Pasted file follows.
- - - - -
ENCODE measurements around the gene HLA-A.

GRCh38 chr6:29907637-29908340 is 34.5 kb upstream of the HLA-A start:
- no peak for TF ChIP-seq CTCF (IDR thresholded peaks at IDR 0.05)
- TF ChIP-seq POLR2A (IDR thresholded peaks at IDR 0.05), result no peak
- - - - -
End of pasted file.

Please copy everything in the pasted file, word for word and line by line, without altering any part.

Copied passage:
ENCODE measurements around the gene HLA-A.

GRCh38 chr6:29907637-29908340 is 34.5 kb upstream of the HLA-A start:
- no peak for TF ChIP-seq CTCF (IDR thresholded peaks at IDR 0.05)
- TF ChIP-seq POLR2A (IDR thresholded peaks at IDR 0.05), result no peak